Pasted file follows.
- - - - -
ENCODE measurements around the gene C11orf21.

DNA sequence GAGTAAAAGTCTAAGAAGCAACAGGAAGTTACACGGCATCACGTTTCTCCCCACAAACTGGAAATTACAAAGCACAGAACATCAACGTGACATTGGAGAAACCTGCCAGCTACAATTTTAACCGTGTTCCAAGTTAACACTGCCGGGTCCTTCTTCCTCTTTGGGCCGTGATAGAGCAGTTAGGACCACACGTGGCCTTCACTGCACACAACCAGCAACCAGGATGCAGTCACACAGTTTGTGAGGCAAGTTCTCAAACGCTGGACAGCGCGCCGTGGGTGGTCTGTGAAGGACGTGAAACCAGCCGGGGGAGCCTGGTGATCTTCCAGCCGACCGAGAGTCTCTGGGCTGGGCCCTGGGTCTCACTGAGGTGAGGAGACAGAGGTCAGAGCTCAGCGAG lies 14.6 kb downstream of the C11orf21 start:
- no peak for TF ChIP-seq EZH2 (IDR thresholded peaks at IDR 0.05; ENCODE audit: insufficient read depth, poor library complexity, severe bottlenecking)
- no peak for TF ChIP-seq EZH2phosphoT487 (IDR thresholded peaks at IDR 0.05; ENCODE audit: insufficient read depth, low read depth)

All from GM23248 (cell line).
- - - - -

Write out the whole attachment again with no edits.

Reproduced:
ENCODE measurements around the gene C11orf21.

DNA sequence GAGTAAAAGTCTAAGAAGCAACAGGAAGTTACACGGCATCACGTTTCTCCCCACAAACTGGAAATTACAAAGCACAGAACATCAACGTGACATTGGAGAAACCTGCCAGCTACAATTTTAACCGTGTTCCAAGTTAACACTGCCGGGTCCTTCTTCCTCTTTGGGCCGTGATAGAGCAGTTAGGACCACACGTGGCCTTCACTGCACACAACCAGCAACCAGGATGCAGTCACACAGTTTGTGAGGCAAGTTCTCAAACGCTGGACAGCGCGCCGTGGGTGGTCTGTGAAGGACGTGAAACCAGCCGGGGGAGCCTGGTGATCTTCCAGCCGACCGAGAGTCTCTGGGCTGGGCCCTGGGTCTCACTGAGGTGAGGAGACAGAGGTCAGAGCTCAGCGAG lies 14.6 kb downstream of the C11orf21 start:
- no peak for TF ChIP-seq EZH2 (IDR thresholded peaks at IDR 0.05; ENCODE audit: insufficient read depth, poor library complexity, severe bottlenecking)
- no peak for TF ChIP-seq EZH2phosphoT487 (IDR thresholded peaks at IDR 0.05; ENCODE audit: insufficient read depth, low read depth)

All from GM23248 (cell line).